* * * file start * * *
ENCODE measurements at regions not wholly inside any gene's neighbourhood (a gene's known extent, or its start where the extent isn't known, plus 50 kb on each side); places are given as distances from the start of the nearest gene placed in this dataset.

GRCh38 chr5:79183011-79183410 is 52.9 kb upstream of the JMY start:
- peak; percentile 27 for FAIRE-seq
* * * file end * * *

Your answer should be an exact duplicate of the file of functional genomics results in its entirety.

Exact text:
ENCODE measurements at regions not wholly inside any gene's neighbourhood (a gene's known extent, or its start where the extent isn't known, plus 50 kb on each side); places are given as distances from the start of the nearest gene placed in this dataset.

GRCh38 chr5:79183011-79183410 is 52.9 kb upstream of the JMY start:
- peak; percentile 27 for FAIRE-seq